D.J. Skull-Fog said...

Firstly, I went to a Jesuit to ask what the opinion of the church was on universal healthcare in general and what you (pejoratively) call "obamacare" specifically. He sent me some links that contained that information. Specifically he sent the following:

Leading me to believe that the church doesn't not have a unified stance on universal healthcare. To quote

"A coalition of 59,000 nuns released a letter yesterday calling on Congress to approve the overhaul, defying the US Conference of Catholic Bishops, which opposes the measure. The Catholic Health Association, which represents 1,200 Catholic hospitals, has endorsed the package, as have Catholics United and Catholic groups promoting social justice."

I've tried to demonstrate that other countries have successfully instituted private care that is regulated by the government that necessarily extends to all of their citizens for much less money than we currently spend.

As for being "gentlemanly" I think
a) allowing even one young person to die prematurely from a treatable disease due to a lack of access is much worse than the sound of my "shrill axe" (
and b) reading glib remarks on the efforts for this country to revise their failing system from you who enjoy a universal coverage system seems a lot like sniping.

The Codgitator said...

Thanks for the links. You went to an American Jesuit for doctrinal guidance. Always hit or miss these days haha.

1) Calling it Obamacare is not pejorative. It's his baby. It's a common term in the press. I didn't make up the term. You're overreacting.

2) In the quotation you provided, here's a key phrase: "…defying the US Conference of Catholic Bishops, which opposes the measure." It's a feature of the debate that pops up in numerous news stories. Sigh. Just more quasi-Protestant scandal in the post Vatican II Church these days. The links I provided explain why the bishops (and not just in the USA, but the Catholic Magisterium) finds fault with the plan.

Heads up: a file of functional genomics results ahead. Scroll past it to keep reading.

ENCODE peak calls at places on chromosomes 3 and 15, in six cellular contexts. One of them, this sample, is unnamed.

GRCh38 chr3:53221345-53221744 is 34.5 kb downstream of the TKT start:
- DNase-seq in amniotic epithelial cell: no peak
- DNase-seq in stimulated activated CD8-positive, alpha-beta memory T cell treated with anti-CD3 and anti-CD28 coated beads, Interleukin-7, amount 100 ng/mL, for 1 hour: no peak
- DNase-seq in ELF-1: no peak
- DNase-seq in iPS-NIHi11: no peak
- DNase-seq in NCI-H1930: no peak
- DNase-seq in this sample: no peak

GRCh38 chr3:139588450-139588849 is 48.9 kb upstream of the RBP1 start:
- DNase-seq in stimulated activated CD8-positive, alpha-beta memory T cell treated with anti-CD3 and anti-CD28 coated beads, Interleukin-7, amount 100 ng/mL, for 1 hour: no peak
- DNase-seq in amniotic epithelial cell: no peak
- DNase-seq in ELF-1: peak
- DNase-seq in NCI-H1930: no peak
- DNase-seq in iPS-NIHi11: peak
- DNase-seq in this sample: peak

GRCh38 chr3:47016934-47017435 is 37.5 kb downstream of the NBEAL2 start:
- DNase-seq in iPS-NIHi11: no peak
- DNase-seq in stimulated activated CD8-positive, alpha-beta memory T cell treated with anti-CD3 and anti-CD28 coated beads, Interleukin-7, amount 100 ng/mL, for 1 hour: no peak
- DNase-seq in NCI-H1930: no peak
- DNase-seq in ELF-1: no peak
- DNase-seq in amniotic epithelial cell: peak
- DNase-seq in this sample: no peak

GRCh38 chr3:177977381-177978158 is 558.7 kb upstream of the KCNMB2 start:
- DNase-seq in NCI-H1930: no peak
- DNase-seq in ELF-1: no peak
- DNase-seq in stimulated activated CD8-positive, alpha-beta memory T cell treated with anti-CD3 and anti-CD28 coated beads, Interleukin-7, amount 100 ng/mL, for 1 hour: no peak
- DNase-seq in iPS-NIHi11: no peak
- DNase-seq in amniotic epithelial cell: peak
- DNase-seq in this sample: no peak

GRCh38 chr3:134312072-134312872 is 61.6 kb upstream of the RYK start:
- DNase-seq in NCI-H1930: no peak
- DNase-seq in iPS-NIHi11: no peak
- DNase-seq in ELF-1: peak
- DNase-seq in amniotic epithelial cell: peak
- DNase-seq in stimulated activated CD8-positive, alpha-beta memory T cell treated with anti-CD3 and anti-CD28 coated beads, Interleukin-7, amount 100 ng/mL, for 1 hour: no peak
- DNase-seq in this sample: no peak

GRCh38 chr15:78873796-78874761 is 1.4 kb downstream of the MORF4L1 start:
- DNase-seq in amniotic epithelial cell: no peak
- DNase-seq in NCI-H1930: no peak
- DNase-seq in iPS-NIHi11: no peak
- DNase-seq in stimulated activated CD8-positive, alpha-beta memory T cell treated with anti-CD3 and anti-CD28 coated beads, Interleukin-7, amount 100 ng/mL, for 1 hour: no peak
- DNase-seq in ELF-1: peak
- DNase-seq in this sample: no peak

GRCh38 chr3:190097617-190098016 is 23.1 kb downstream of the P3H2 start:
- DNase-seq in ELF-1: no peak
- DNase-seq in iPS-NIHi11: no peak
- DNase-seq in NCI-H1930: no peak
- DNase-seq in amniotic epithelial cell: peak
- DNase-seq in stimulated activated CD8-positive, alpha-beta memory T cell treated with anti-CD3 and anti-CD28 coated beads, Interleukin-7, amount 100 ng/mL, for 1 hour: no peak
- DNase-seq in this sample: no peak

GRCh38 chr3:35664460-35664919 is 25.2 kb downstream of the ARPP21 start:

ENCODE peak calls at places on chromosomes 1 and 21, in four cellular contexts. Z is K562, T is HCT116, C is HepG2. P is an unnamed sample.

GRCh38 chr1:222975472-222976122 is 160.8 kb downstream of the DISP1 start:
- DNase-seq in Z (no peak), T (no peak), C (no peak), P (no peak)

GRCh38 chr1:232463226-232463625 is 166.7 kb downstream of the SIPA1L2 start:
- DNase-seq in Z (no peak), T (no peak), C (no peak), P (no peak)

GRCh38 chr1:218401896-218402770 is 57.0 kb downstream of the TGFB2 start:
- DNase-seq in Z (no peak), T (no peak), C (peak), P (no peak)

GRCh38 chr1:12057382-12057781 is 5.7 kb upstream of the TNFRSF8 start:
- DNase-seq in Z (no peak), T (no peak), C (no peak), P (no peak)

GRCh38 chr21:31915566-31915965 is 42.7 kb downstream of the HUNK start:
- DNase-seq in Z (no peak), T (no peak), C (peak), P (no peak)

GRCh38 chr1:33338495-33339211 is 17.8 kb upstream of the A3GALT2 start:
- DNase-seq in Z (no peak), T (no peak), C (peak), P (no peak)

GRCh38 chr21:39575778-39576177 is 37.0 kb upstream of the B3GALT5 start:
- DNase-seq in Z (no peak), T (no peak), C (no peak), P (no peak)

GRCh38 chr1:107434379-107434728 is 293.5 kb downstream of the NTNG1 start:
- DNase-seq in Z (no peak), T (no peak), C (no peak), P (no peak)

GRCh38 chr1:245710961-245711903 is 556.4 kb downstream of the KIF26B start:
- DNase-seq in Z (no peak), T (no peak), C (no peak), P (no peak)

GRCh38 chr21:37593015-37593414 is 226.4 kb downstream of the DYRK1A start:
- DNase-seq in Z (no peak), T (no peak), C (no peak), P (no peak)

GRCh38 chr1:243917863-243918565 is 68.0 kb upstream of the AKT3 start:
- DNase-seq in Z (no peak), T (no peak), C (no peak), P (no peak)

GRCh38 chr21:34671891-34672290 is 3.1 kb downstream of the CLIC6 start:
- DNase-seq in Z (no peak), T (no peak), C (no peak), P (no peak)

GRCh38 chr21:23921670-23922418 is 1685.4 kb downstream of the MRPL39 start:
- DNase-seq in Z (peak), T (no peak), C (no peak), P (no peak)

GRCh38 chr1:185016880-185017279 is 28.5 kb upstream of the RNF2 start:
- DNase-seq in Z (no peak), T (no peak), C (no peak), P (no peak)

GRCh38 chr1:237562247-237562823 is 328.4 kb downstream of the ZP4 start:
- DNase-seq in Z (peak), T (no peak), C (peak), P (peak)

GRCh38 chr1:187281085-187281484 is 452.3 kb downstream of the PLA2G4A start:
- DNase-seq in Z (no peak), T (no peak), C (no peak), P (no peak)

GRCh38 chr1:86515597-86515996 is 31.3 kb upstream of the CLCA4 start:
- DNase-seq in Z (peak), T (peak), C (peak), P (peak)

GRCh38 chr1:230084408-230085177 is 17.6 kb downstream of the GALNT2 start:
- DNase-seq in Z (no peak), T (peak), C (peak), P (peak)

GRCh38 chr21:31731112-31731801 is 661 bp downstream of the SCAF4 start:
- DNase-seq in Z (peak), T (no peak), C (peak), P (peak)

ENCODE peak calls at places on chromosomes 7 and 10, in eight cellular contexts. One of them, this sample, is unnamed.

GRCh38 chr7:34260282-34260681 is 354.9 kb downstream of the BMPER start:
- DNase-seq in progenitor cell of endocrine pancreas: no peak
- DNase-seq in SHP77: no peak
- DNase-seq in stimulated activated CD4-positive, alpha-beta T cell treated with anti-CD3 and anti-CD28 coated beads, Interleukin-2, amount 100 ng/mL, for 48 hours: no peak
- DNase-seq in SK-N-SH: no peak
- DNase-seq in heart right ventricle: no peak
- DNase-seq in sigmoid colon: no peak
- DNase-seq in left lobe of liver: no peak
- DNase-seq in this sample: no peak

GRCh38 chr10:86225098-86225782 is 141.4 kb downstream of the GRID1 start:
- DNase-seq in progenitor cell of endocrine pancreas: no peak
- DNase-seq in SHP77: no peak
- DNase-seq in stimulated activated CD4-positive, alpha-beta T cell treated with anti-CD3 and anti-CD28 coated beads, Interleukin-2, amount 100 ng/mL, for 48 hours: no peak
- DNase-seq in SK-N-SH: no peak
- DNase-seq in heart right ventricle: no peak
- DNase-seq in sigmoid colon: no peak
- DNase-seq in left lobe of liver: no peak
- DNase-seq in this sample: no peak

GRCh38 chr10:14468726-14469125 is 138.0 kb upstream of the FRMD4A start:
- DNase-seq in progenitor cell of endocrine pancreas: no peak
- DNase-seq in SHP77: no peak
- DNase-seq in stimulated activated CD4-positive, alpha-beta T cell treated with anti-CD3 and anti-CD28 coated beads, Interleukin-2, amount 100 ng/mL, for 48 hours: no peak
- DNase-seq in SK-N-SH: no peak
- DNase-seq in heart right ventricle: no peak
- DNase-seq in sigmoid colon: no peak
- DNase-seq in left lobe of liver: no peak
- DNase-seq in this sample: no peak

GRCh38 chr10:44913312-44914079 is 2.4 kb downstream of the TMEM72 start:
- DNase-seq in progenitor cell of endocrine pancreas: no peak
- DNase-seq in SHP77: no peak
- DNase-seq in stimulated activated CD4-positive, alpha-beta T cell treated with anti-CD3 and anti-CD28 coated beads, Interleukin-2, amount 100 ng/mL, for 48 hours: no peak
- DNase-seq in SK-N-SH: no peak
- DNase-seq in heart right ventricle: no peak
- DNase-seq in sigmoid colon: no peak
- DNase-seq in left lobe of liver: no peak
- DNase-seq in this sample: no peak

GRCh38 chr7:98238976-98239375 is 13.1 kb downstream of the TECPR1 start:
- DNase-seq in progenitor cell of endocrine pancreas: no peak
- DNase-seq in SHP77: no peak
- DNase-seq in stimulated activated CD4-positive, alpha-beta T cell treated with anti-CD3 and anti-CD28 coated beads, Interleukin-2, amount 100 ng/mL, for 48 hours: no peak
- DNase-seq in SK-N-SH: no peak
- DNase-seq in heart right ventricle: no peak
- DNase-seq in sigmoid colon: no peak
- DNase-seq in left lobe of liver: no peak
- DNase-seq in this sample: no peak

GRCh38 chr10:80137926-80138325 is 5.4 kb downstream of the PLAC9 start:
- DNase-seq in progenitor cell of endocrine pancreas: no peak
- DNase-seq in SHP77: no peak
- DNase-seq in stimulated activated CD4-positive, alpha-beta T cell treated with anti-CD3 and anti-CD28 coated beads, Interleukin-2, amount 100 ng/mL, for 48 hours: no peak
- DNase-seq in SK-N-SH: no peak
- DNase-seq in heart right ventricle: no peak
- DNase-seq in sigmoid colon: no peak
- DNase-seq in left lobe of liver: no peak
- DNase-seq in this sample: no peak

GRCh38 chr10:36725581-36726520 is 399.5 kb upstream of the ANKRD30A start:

The Codgitator said...

3) No, the Church does not have a 'single' teaching on this specific matter, since it does not directly fall under the heading of "faith and morals." Only the elements of a social policy which directly impinge upon Catholic faith-and-morals teaching can be said to violate Catholic teaching. If a bill federally subsidizes abortion, that's immoral. Likewise, if legislation gravely violates the principle of subsidiarity, that's also out of line with Catholic teaching.

4) The reason I say you sound shrill is because here I wrote a post about a very abstract social and, then, spiritual reality, and you pounce on me with ideological shots across my bow. You treat me like I'm a stone-hearted libertarian asshole or something, but that's just your fervor distorting what I am AND AM NOT saying. I'm a Catholic so I take seriously the Christian call for justice and compassion, but I am also a Catholic with freedom of conscience to withhold support for Obamacare (i.e., "the health care package spearheaded by President Obama," or "HCPSBP", or PPACA) and to oppose socialism as such. Sorry you find that so galling. It's ironic how socialist(ic) liberalism ends up chafing at genuine pluralism. That's why so many states are bucking against PPACA: it steamrolls states' rights in a way that surely has the Federalists of old rolling in their graves.


The Codgitator said...

5) The death of a child is a great loss, but so is the murder of a single fetus. A fundamental precept of Catholic teaching is "not to commit evil that good may result." So 'fudging' over one class of moral evils in order to alleviate others is not a real option for a serious Catholic. Seamless-garment-ology be damned. (I'm voicing what I am here, BTW, at no small risk of upsetting people I greatly care about in the Church.) It is directly the moral duty of a man and a woman to care for the life of their offspring, whereas it is much less easy to leap and say it is the government's job to care for every single child in a way that usurps the autonomy of that child's immediate community. Frankly, however, hearing what you said about "the abortion issue" prior to Obama's election and your current seemingly studied omission of the topic from this discussion, led/leads me to believe you don't really care about the evil of abortion. At least, not in any way that can trump your larger sense of "effective political action" and "immediate social justice." But maybe I'm wrong.

6) This post contains an excellent statement from Abp. George, president of the USCCB, on why the Catholic episcopacy opposes the plan: